To allow Firebase to use the credentials on iOS, the Firebase iOS SDK must be configured. Which you can do by opening your /ios/{projectName}/AppDelegate.m file, and adding the following:

At the top of the file, import the Firebase SDK: #import <Firebase.h>

Within your existing didFinishLaunchingWithOptions method, add the following to the top of the method:

- (BOOL)application:(UIApplication *)application didFinishLaunchingWithOptions:(NSDictionary *)launchOptions {
// Add me --- \/
if ([FIRApp defaultApp] == nil) {
[FIRApp configure];
}
// Add me --- /\
// ...
}

For iOS, we have to install pods:

cd ios/
Pod install

With iOS configurations complete, let’s move to code integration for received push notifications.

4. Code integration for push notifications

The Firebase cloud messaging service (FCM) is used to send push notifications. We will install this package on our project:

yarn add @react-native-firebase/messaging

And for iOS, run this

cd ios/ && pod install

To receive push notifications on iOS, the app has to request permission for push notifications, which you can achieve by running:

import messaging from '@react-native-firebase/messaging';

async function requestUserPermission() {
const authStatus = await messaging().requestPermission();
const enabled =
authStatus === messaging.AuthorizationStatus.AUTHORIZED ||
authStatus === messaging.AuthorizationStatus.PROVISIONAL;

if (enabled) {
console.log('Authorization status:', authStatus);
}
}

FCM messages can be sent to real Android/iOS devices and Android emulators (iOS simulators however do not handle cloud messages). A message is simply a payload of data that we receive in the notification.

Next, we have to handle notifications in three app states which are:

  • Active (app is open in foreground mode);
  • Background (the app is in minimized mode or in background state);
  • Killed (app is closed/killed).

This small piece of code is enough for handling push notifications in the app.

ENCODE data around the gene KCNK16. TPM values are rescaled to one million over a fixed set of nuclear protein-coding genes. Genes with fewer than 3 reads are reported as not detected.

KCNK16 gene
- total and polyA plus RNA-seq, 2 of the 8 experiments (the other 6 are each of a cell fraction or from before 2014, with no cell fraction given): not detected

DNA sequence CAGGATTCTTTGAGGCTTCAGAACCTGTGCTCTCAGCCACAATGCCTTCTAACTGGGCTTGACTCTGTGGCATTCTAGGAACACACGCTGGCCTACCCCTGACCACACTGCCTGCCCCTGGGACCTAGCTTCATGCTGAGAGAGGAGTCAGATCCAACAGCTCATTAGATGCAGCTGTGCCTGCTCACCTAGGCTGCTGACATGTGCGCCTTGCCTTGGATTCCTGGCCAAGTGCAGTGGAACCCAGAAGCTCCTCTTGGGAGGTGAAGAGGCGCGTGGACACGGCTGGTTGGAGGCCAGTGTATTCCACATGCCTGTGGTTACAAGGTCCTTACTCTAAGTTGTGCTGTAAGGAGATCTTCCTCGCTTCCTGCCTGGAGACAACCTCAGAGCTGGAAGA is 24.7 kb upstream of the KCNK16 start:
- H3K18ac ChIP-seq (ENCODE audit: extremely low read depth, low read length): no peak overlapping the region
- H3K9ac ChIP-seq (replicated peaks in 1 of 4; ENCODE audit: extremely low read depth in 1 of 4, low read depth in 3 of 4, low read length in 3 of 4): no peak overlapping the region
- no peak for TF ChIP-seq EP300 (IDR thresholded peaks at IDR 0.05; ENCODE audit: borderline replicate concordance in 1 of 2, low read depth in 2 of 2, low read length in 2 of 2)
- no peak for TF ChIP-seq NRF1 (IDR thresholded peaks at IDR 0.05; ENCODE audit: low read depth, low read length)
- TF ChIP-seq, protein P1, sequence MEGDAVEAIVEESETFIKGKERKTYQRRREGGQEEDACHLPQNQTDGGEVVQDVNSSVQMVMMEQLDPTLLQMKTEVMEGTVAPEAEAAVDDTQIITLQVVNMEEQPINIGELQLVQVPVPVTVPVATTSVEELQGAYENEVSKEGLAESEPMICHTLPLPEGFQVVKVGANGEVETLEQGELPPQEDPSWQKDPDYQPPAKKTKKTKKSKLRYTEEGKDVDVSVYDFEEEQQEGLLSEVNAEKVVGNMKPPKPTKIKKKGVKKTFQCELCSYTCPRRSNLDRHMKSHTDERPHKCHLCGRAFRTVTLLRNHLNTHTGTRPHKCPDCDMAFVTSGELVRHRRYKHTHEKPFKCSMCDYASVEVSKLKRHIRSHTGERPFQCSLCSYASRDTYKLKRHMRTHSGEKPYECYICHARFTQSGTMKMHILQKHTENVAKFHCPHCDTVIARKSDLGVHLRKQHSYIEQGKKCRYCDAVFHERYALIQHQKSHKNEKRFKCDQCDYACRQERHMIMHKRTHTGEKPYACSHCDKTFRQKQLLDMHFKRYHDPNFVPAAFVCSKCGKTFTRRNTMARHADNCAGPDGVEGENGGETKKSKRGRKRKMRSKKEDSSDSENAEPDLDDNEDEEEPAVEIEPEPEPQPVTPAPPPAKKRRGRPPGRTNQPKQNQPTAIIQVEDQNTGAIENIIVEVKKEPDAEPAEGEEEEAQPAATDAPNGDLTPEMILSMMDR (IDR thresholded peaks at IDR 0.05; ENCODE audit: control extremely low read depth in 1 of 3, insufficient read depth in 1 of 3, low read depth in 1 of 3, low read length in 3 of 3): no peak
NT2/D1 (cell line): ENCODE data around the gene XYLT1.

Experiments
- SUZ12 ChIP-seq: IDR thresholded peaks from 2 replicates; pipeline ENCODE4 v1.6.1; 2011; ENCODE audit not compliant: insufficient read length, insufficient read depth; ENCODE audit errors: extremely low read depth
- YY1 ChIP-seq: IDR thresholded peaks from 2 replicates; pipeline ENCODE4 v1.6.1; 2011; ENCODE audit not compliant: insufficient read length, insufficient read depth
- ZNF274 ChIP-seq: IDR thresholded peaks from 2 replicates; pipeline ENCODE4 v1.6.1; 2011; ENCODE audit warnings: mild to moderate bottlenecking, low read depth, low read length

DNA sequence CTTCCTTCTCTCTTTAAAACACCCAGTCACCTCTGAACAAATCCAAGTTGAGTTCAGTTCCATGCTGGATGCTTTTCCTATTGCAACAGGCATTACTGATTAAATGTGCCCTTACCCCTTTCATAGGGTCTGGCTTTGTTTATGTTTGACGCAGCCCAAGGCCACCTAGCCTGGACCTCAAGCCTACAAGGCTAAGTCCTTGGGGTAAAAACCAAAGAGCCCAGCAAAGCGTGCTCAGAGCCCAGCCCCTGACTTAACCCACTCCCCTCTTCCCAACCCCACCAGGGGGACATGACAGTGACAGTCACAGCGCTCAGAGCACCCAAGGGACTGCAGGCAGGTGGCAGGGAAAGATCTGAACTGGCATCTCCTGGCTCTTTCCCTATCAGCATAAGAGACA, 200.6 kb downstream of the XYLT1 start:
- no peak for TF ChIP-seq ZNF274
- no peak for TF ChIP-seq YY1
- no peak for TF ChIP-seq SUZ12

import React, { useEffect } from 'react';
import { Alert } from 'react-native';
import messaging from '@react-native-firebase/messaging';

function App() {

// ACTIVE mode handling
useEffect(() => {
const unsubscribe = messaging().onMessage(async remoteMessage => {
Alert.alert('A new FCM message arrived!', JSON.stringify(remoteMessage));
});

return () => unsubscribe();
}, []);
}

//  BACKGROUND / KILLED mode handling
messaging().setBackgroundMessageHandler(async remoteMessage => {
console.log('Message handled in the background!', remoteMessage);
});

Notification handling when the app is open

Since the app will not show notifications in foreground mode, we normally receive notifications in Firebase callback as shown above, and then throw the local notification from the React Native app. We can generate a local notification with this package.

You will see that the callback above is triggered when we receive a notification in foreground mode. To throw the local notification when we receive a notification in foreground mode, we use this code:

// ACTIVE mode handling
messaging().onMessage(async (remoteMessage) => {

// Creating Local notification
    var localNotification = {
    id: 0, // (optional) Valid unique 32 bit integer specified as string. 
    default: Autogenerated Unique ID
    title: remoteMessage.notification.title, // (optional)
    message: remoteMessage.notification.body, // (required)
    data: remoteMessage.data,
};

Platform.OS == 'android' && (
    localNotification = {
        ...localNotification,
    channelId: "com.exampple", // (required) channelId, if the channel doesn't exist, notification will not trigger.